[This is a guest post from Matthew Cooper, who blogs at the Heavy Anglo-Orthodox.]
Readers of my blog are by now probably well familiar with my rejection of intégrisme, the political philosophy which holds a belief that spiritual institutions must vie for and possess temporal political power. My point of view is largely as follows.
First of all, the very roots of intégrisme are agnostic. They avow respect for religious institutions not because they share the basic epistemological and value-oriented beliefs propounded by those institutions, but merely because those institutions are useful for producing and maintaining the sort of society they want to uphold. Charles Maurras was to the last breath a devoted follower, not of Christ the King, but of Comte and Durkheim: he supported the Catholic Church, not because he was Catholic or believed in God — but because he saw the effects of the Catholic Church on French social solidarity and valued those effects.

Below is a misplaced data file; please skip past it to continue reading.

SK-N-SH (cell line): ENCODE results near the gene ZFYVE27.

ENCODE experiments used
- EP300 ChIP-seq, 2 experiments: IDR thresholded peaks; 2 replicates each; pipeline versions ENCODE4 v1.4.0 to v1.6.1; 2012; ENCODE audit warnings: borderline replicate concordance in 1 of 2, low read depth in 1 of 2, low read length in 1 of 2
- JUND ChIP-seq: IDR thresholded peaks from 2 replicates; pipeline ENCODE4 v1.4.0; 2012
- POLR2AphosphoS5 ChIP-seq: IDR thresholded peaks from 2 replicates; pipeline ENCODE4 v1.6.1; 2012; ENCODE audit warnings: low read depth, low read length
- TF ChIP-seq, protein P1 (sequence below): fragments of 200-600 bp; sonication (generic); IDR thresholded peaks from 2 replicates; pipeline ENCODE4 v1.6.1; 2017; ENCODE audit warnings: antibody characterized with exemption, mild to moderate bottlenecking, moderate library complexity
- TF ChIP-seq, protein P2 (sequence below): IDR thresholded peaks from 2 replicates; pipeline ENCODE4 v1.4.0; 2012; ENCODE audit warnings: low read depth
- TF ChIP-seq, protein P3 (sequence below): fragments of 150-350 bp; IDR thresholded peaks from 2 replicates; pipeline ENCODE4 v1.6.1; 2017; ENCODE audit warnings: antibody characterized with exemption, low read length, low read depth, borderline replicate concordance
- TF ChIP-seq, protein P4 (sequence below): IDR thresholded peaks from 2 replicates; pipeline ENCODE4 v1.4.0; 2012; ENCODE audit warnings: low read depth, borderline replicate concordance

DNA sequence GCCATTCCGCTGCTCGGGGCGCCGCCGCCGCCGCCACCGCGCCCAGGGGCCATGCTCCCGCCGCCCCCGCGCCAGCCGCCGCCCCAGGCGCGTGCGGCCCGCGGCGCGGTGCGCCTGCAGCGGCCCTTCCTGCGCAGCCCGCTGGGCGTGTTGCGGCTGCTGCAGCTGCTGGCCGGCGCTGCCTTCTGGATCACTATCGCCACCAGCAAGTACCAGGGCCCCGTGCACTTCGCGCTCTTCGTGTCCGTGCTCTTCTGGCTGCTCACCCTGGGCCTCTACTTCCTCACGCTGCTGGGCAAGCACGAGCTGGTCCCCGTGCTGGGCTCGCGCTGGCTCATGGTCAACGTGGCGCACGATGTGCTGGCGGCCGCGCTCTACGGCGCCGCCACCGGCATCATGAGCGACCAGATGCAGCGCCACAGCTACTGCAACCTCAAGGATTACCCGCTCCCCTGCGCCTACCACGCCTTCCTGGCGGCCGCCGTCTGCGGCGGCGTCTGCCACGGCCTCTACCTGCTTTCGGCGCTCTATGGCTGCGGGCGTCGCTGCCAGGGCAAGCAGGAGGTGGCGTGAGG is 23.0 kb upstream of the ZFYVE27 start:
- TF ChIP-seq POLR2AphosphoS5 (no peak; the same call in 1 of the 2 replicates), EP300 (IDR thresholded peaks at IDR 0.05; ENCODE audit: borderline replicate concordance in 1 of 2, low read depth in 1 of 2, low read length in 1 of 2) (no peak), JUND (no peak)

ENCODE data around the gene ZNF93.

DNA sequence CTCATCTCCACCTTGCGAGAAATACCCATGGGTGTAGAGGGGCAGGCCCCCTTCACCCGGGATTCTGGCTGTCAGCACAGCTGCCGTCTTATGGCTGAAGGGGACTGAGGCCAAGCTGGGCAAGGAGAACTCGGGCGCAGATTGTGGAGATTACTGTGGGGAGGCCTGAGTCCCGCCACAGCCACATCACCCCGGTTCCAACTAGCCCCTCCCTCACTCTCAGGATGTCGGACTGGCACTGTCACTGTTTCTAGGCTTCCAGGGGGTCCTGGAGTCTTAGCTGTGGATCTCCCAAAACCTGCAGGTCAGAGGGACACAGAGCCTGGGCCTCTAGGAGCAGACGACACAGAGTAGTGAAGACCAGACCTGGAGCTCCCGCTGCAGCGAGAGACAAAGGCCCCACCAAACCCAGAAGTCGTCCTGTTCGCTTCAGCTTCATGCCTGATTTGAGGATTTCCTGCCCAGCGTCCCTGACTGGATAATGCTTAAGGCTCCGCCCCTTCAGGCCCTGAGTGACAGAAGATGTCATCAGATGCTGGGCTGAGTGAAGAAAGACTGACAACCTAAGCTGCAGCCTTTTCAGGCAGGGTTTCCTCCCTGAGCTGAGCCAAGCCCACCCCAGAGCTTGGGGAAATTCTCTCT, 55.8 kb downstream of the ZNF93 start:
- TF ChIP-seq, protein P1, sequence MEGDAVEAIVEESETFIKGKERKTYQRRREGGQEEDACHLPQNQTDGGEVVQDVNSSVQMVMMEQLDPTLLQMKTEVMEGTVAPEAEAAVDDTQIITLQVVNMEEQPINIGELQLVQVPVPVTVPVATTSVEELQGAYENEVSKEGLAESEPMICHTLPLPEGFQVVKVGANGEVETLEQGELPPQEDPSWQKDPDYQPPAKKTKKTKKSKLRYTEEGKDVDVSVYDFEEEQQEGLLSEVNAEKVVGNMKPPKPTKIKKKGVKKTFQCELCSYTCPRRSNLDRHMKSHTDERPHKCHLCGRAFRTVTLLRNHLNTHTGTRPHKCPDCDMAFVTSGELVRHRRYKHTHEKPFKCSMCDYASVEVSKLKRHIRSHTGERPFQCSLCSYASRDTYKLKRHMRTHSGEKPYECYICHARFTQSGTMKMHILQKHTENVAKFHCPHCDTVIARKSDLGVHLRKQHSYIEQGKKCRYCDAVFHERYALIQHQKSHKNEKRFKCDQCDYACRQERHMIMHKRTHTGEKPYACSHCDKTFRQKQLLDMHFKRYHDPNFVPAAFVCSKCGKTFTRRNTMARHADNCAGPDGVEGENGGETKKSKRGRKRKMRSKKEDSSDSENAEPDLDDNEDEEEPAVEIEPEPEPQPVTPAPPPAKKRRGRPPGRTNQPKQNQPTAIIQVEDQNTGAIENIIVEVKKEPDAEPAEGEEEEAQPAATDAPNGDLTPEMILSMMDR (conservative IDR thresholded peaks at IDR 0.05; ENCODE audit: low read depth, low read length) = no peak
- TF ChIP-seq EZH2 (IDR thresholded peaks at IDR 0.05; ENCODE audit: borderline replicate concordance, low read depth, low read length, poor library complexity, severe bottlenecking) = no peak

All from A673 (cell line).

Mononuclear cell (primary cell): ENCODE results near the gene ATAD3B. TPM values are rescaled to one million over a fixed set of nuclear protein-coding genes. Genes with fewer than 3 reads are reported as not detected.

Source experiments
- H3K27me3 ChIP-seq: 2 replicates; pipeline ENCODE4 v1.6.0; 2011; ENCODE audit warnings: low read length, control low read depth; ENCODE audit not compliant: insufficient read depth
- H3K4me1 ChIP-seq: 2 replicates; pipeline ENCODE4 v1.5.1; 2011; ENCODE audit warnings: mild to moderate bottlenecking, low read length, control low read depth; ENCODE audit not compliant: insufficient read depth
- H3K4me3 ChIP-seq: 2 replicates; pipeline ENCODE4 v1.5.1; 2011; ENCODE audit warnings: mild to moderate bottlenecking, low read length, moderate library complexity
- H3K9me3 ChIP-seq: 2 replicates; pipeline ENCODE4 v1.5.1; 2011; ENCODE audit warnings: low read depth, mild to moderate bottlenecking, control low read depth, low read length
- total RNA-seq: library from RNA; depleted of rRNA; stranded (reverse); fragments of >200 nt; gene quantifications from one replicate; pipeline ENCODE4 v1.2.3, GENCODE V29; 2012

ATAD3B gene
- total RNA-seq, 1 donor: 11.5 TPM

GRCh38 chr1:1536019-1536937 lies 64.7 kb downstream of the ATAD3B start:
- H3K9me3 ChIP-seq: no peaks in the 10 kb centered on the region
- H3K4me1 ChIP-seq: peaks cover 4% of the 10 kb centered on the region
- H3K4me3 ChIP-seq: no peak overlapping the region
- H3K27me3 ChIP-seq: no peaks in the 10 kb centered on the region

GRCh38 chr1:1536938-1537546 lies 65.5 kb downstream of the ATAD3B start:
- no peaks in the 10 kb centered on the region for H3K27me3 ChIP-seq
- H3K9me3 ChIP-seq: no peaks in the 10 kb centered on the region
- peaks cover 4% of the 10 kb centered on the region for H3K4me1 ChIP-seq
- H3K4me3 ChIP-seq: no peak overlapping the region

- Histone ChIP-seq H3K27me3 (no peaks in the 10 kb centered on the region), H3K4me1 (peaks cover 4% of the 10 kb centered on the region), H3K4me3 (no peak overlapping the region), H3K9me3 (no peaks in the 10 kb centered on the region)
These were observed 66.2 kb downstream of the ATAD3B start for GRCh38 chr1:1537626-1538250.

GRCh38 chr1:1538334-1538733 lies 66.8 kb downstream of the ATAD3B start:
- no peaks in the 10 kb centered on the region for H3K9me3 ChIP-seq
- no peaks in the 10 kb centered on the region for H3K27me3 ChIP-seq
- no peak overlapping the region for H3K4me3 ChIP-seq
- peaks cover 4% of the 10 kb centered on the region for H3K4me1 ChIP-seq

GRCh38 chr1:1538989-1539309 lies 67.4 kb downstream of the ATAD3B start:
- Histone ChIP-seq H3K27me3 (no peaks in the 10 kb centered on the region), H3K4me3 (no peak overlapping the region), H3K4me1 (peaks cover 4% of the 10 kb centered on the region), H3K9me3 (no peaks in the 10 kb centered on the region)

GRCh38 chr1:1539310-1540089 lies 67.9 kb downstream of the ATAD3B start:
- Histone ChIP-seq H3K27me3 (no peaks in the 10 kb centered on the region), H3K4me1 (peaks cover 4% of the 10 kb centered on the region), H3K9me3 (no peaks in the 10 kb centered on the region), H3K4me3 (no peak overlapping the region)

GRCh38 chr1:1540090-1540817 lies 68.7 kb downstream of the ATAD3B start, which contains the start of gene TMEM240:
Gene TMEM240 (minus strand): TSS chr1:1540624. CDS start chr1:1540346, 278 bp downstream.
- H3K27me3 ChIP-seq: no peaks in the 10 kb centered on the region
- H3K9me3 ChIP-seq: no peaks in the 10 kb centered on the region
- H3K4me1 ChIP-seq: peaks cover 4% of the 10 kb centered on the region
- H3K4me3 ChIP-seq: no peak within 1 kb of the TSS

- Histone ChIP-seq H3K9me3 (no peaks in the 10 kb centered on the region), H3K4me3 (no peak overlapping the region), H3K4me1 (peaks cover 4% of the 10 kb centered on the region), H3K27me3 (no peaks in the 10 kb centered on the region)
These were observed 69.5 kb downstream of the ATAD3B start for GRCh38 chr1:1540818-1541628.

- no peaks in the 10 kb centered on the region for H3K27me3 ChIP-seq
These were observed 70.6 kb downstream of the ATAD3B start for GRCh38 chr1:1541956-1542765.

Of course, I also thoroughly detest some of the outcomes of intégriste thinking as well. There is, for one thing, the anti-Semitism. Maurras was an anti-Dreyfusard, for reasons which were wholly bigoted. And then of course there is that horrid little penchant for mindless violence on the part of intégriste political formations, like that of the Franco government or that visited on Sabra and Shatila by the Maronite adherents to the intégriste ideals of Bachir Gemayel and his Falange. This should be consideration enough to ward most decent folk away. As I put it before: